The concern from industry, obviously, about the added carbon tax cost and all the new federal environmental red tape, combined with the lack of infrastructure, is that it already costs a lot more to develop a project in the north compared to any temperate location. With the new Liberal regulatory costs, the high business taxes, the carbon tax that is coming in and charging for the cost of the review process, we might as well take out an ad in Bloomberg News saying, “Canada's north is definitely closed for business.”

This is not an overreaction. Let me share some of the testimony from Brendan Marshall, vice-president of economic and northern affairs for the Mining Association of Canada. He said:

Currently, domestic legislative and regulatory processes with implications for project permitting and costs persist, while recent supply chain failures have damaged Canada's reputation as a reliable trade partner. Further, recent tax reform in the U.S. has significantly enhanced that jurisdiction's investment competitiveness over Canada's.

We certainly have echoed that for the past number of months. The tax changes made in the United States are eating corporate Canada. Mr. Marshall continued:

The impact of this uncertainty has been felt by Canada's mining industry, where investment has dropped more than 50%, or $68 billion, since 2014, amid a strong price rebound for many commodities over the last three years.

I will read a few more quotes from evidence at our committee meetings in the last month or two. The hon. Wally Schumann, Minister of Industry, Tourism and Investment and Minister of Infrastructure for the Government of the Northwest Territories, said in our meeting:

The Northwest Territories is home to many of the minerals that will fuel the global green economy, including cobalt, gold, lithium...and rare earth elements. Alongside our mineral resources, our territory has significant energy power potential. As we continue our shift to low-carbon alternatives, our hydro development has the potential to meet market needs and reduce greenhouse gas emissions....

Despite our enormous economic potential and strong indigenous partners, the Northwest Territories is still hindered, in that we still require much of the basic infrastructure that already exists in southern jurisdictions. This includes roads to which many of our communities do not have access. In partnership with Canada, we need to continue to build territorial and community infrastructure to support healthy and prosperous communities and to lower the cost of living [that we are seeing today in northern Canada].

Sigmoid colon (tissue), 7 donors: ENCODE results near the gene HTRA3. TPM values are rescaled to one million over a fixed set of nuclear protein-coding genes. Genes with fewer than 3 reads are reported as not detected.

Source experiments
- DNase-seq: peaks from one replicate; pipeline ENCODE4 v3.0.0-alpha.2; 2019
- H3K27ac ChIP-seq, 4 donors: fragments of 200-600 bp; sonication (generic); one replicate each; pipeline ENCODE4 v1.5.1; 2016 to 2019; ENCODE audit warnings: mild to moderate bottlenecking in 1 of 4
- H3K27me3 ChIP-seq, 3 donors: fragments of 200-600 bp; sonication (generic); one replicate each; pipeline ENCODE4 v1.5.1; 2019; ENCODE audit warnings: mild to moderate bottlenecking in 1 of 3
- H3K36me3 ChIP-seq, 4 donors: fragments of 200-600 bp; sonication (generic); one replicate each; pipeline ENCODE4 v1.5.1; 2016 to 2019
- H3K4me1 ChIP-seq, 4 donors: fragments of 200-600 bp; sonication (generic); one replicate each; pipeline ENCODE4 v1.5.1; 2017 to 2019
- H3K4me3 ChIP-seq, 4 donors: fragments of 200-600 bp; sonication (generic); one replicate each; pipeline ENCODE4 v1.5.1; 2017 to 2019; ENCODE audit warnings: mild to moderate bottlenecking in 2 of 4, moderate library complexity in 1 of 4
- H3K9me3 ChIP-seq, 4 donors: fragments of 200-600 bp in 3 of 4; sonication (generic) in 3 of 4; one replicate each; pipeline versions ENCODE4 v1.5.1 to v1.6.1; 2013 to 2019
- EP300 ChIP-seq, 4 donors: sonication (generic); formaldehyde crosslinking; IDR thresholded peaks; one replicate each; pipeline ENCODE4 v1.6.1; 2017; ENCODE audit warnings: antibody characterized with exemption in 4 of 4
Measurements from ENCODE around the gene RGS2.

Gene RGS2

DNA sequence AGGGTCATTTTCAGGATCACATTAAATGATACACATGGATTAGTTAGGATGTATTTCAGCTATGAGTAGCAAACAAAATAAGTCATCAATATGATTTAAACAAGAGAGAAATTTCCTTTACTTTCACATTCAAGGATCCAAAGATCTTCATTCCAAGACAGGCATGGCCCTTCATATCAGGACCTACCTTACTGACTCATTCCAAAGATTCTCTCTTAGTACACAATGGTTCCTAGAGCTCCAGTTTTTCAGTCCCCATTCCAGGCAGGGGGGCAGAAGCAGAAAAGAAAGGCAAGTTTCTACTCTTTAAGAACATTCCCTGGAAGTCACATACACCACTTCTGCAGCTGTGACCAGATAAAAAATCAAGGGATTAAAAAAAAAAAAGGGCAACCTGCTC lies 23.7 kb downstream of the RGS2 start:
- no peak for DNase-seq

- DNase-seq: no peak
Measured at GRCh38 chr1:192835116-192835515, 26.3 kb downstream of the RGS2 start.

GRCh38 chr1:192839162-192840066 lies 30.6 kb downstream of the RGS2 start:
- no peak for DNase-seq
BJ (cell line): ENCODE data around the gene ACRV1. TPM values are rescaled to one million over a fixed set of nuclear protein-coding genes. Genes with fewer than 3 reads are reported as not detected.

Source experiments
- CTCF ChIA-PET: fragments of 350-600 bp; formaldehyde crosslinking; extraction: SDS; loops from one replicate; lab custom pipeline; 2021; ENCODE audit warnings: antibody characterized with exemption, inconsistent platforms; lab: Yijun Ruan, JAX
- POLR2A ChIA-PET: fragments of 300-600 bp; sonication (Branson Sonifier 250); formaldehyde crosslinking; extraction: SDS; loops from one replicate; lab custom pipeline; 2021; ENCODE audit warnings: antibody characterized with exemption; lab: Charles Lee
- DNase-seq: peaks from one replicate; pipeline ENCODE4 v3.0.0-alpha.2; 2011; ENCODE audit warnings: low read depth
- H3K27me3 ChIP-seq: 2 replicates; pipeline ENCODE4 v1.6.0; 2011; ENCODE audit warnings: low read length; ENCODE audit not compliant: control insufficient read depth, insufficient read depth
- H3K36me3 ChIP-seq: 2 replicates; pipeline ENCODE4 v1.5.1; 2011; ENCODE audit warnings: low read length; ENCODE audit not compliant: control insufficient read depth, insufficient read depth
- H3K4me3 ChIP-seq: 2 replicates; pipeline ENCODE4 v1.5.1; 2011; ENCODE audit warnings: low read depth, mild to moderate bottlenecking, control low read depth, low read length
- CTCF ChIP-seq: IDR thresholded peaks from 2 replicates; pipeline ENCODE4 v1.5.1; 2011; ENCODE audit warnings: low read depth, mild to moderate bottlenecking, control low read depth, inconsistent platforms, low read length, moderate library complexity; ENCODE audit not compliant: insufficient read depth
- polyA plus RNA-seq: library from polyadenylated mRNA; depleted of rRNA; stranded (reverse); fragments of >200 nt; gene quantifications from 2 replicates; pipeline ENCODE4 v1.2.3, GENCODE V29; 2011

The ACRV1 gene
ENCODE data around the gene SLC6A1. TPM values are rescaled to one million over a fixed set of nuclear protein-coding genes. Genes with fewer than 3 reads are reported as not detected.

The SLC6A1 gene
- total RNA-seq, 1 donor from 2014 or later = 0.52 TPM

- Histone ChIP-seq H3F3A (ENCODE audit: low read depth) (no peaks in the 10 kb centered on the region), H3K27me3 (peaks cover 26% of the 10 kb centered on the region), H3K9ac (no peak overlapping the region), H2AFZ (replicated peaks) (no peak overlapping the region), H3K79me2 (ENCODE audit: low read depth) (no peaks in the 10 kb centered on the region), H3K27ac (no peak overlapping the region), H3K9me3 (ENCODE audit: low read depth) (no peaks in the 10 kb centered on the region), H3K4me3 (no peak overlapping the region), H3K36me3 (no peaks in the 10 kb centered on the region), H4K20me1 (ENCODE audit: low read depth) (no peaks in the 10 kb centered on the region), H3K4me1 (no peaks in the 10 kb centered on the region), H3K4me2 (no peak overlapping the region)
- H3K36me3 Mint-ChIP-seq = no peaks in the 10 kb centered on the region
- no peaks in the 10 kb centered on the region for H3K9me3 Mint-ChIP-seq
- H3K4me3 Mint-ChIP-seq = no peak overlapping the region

However, Bill C-88 would not provide any of that. Merven Gruben, the mayor of the hamlet of Tuktoyaktuk, said:

It's kind of déjà vu. In 2012, I was invited to come here and speak to a panel as well. I think it was just about the same people, or the same panel. We did such a good presentation in the fall of 2012, that in February 2013 our friend Mr. Flaherty—rest in peace—announced in the budget that we were going to get $199 million for our highway. That was the beginning of our Tuk-Inuvik highway. I don't know why we call it Tuk-Inuvik highway. I like to call it the highway to Tuk. It's just the finishing off of the Dempster Highway, the Diefenbaker highway. That's what it should be, the road to resources.

Anyway, we got this highway built, and unbelievably, this year we had 5,000 people come to Tuk—5,000 tourists. On a good year, we maybe get about 2,500....It's just a total game-changer.

Mr. Gruben went on to say:

We're proud people who like to work for a living. We're not used to getting social assistance and that kind of stuff. Now we're getting tourists coming up, but that's small change compared to when you work in oil and gas and you're used to that kind of living. Our people are used to that. We're not used to selling trinkets and T-shirts and that kind of stuff....We're sitting on trillions of cubic feet of natural gas. It's right under our feet, yet we're shipping diesel and gasoline from far away.